Hard part comes later for Lansdowne

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Redblacks and parkland are exciting, but retail and residential may not thrill

Joanne Chianello, Ottawa Citizen

The slight panic on Roger Greenberg's face during a media tour of the Lansdowne stadium under construction last fall was unmistakable.

Faced with reporters' questions about TD Place and Lansdowne's massive retail centre opening this summer, the frontman for the Ottawa Sports and Entertainment Group seemed a little stunned that some didn't realize that the new shops and restaurants won't be ready to open for business until the end of 2014 at the earliest — and some not until January.

"You don't just open 360,000 square feet all at once," Greenberg said.

It's a message he's repeated many times since that October 2013 news conference. Greenberg doesn't want football fans looking to grab a beer or a postgame bite to be disappointed to discover that none of the retail section of the development will be open until weeks after the Redblacks' first season ends.

(But that doesn't mean the inaugural season of our latest CFL franchise isn't the perfect opportunity to showcase some of the area's culinary offerings, so this Thursday Citizen food writer Laura Robin will share her picks for eating in the stands, on the site and in the neighbourhood.)

Greenberg's emphasis on what will and won't be ready by this Friday's Redblacks home-opener highlights the under-discussed reality that this major redevelopment isn't so much a unified project as four distinct ones:

The $129-million rebuilt and re-imagined football (and soccer) stadium;

The $37-million urban park on the west bank of the Rideau Canal;

A 360,000-square-foot retail complex;

A residential development that includes two condos towers and mostly sold-out town homes on Holmwood Avenue.

And the four Lansdownes are not all created equal.

More work to do to ensure Lansdowne is ready for thousands of fans

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Alison Sandor, CFRA News

There's still work to be done ahead of July 18th to ensure the first home game of the Ottawa Redblacks goes smoothly.

That's the message from the Lansdowne Transportation Monitoring and Operations Committee following Wednesday's open house at the stadium for ticket holders.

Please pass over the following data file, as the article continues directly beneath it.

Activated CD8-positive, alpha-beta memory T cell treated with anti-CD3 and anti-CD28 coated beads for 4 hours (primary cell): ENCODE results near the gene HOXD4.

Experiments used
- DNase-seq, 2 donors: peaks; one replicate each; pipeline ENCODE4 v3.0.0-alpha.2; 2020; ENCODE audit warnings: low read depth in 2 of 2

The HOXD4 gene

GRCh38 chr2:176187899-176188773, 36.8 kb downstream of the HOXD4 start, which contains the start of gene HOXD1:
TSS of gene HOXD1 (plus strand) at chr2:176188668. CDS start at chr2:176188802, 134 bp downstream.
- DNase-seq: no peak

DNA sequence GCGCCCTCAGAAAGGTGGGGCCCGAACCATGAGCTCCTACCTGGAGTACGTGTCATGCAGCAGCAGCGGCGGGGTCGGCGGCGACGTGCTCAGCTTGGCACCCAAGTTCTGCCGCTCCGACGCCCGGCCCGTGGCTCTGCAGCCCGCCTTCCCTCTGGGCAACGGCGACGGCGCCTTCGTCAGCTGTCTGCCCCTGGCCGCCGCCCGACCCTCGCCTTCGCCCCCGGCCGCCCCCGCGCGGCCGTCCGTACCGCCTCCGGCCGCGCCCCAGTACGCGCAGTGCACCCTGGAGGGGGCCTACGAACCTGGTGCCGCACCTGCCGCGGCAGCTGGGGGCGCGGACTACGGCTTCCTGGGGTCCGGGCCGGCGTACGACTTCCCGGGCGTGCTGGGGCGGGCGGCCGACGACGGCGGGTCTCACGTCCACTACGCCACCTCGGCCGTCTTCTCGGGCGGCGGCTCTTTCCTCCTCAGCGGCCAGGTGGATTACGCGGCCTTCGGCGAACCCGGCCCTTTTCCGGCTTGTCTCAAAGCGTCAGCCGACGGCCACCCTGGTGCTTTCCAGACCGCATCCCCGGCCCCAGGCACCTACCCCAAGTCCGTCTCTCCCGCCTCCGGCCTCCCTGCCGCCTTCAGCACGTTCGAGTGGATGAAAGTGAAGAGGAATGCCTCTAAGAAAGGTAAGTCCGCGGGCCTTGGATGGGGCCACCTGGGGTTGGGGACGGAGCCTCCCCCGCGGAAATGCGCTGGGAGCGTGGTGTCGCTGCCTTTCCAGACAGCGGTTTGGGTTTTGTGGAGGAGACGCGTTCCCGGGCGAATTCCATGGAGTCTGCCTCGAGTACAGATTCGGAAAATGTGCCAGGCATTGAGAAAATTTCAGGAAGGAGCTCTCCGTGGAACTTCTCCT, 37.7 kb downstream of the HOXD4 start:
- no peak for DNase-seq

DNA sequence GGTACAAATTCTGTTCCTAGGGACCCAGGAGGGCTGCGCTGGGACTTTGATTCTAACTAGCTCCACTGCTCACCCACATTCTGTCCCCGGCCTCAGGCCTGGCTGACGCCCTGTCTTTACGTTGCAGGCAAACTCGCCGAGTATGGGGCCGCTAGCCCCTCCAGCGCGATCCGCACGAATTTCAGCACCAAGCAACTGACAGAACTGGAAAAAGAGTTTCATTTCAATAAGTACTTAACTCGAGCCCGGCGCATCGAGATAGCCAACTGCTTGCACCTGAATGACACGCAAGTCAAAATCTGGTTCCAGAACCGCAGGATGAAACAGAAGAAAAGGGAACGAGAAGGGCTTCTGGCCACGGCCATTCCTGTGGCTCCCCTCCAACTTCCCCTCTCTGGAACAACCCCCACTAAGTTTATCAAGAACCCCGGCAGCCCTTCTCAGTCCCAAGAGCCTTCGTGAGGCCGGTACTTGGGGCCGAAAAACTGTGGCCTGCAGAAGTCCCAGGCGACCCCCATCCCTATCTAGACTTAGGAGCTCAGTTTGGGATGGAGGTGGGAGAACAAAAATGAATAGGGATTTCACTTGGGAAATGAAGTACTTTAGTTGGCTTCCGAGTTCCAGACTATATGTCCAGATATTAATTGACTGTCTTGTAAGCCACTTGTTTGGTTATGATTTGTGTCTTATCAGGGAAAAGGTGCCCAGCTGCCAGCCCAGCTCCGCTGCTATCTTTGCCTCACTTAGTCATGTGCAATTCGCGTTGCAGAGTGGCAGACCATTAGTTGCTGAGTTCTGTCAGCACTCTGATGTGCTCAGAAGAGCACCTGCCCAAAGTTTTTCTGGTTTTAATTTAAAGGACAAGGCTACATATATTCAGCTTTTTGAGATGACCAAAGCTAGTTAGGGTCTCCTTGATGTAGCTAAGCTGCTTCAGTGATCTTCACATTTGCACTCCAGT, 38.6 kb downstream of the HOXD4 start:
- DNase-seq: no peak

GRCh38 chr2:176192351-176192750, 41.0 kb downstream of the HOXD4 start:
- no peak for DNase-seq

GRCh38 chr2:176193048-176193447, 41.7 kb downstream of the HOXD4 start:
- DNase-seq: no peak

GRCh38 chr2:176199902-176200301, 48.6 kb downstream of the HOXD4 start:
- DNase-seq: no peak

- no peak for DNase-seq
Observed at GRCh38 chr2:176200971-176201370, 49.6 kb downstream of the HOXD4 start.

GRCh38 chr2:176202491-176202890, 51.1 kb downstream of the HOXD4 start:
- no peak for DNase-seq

Capital Ward Councillor David Chernushenko told CFRA even though they've been promoting bus service and cycling to Lansdowne, not everyone was getting the message during the official opening Wednesday.

"We've been trying to get the message out for weeks, if not months now," he said. "If you don't already have a VIP box-holding parking pass underground, there is no parking at the site. You still had people coming in saying 'where do I park?' We know we've got to keep spreading that message."

He did say, however, there were a fair number of people who did test out alternate means of transportation to the site.

"The percentage of people was 35 to 40 per cent of attendees came using some form of OC Transpo, STO from Gatineau, shuttles, park and rides," he said. "If that percentage holds true for the 24,000 event on July 18th, that's great. That is the target."

He said by-law officers will strictly be enforcing parking on side streets during events at TD Place.

Crews will also put out better signage to indicate where people should be locking up their bicycles and will complete the sidewalk in front of Lansdowne before next Friday, in the hopes that fewer pedestrians will be jay-walking across the street from the Bank Street Bridge.

Little Italy intensification plans move forward

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Tom Pechloff, Ottawa Business News

Despite impassioned pleas from Somerset Coun. Diane Holmes and Mayor Jim Watson, city council voted Wednesday to allow a nine-storey tower as part of a development between 93 and 105 Norman St. in Little Italy.

The site of the proposed Taggart condominium development on Norman Street in Little Italy.

Ms. Holmes, who wanted the height restricted to four storeys, pointed out a number of changes made since the original strategic direction report was first tabled.

"So there is no reason for not changing the height on Norman," she told council. "Every other street that dead ends from Carling to Preston is four storeys."

Mr. Watson said he thinks a taller building will cause traffic headaches in the area, despite reports to the contrary from city staff.

He also took exception to a nine-storey building surrounded by four storey low-rises.

"Think about this in your own ward for a minute," the mayor asked council. He said he often walks through neighbourhoods and wonders "who in their right mind approved these massive towers in the middle of this neighbourhood?"

Gloucester-Southgate Coun. Diane Deans and Rideau-Rockcliffe Coun. Peter Clark also expressed traffic concerns with the Tamarack Developments proposal.

Tamarack had originally proposed an 18-storey tower, but that plan met resistance from both the community and city staff.

Alta Vista Coun. Peter Hume, who also chairs the planning committee, said the development represents the best council can do in a "very difficult and conflicted situation."

It was a double-loss for Ms. Holmes. A motion to limit a possible development on Young Street backing on to George Street West to six storeys was also defeated.

The vote came after Capital Coun. David Chernushenko told council it is possible to intensify communities without massive towers.

"We call it 'Little Italy'. If we are not very careful with the direction we are adopting right now, we'll have to call it the 'former Little Italy,' " he said.

Carling Building to be demolished

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